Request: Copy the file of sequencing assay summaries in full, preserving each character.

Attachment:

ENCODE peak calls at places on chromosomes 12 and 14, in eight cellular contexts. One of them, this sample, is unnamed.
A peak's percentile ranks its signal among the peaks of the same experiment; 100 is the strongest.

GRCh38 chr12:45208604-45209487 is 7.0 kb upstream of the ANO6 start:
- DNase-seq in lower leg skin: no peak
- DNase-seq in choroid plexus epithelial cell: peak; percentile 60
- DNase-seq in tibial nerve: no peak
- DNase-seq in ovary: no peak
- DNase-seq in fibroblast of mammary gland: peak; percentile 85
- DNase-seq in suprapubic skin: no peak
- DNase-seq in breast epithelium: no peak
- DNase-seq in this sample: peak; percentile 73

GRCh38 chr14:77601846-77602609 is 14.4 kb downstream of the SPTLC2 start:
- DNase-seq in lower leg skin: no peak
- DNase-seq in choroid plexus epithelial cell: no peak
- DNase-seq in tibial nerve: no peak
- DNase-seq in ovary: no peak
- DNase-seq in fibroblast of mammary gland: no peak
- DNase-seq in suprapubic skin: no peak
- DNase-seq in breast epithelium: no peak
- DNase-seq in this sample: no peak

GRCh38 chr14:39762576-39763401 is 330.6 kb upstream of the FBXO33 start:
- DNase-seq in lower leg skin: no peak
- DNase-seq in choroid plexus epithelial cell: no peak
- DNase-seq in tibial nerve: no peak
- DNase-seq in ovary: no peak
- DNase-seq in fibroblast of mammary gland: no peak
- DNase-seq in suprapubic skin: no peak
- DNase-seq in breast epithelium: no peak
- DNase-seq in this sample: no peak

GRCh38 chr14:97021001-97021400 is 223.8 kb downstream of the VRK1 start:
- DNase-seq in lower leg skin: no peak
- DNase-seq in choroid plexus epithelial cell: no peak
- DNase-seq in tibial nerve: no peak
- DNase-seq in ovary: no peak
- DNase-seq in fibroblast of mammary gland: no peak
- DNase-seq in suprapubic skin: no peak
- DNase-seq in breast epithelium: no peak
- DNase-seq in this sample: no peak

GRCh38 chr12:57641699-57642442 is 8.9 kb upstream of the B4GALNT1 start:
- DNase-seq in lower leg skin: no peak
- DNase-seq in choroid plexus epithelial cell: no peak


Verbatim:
ENCODE peak calls at places on chromosomes 12 and 14, in eight cellular contexts. One of them, this sample, is unnamed.
A peak's percentile ranks its signal among the peaks of the same experiment; 100 is the strongest.

GRCh38 chr12:45208604-45209487 is 7.0 kb upstream of the ANO6 start:
- DNase-seq in lower leg skin: no peak
- DNase-seq in choroid plexus epithelial cell: peak; percentile 60
- DNase-seq in tibial nerve: no peak
- DNase-seq in ovary: no peak
- DNase-seq in fibroblast of mammary gland: peak; percentile 85
- DNase-seq in suprapubic skin: no peak
- DNase-seq in breast epithelium: no peak
- DNase-seq in this sample: peak; percentile 73

GRCh38 chr14:77601846-77602609 is 14.4 kb downstream of the SPTLC2 start:
- DNase-seq in lower leg skin: no peak
- DNase-seq in choroid plexus epithelial cell: no peak
- DNase-seq in tibial nerve: no peak
- DNase-seq in ovary: no peak
- DNase-seq in fibroblast of mammary gland: no peak
- DNase-seq in suprapubic skin: no peak
- DNase-seq in breast epithelium: no peak
- DNase-seq in this sample: no peak

GRCh38 chr14:39762576-39763401 is 330.6 kb upstream of the FBXO33 start:
- DNase-seq in lower leg skin: no peak
- DNase-seq in choroid plexus epithelial cell: no peak
- DNase-seq in tibial nerve: no peak
- DNase-seq in ovary: no peak
- DNase-seq in fibroblast of mammary gland: no peak
- DNase-seq in suprapubic skin: no peak
- DNase-seq in breast epithelium: no peak
- DNase-seq in this sample: no peak

GRCh38 chr14:97021001-97021400 is 223.8 kb downstream of the VRK1 start:
- DNase-seq in lower leg skin: no peak
- DNase-seq in choroid plexus epithelial cell: no peak
- DNase-seq in tibial nerve: no peak
- DNase-seq in ovary: no peak
- DNase-seq in fibroblast of mammary gland: no peak
- DNase-seq in suprapubic skin: no peak
- DNase-seq in breast epithelium: no peak
- DNase-seq in this sample: no peak

GRCh38 chr12:57641699-57642442 is 8.9 kb upstream of the B4GALNT1 start:
- DNase-seq in lower leg skin: no peak
- DNase-seq in choroid plexus epithelial cell: no peak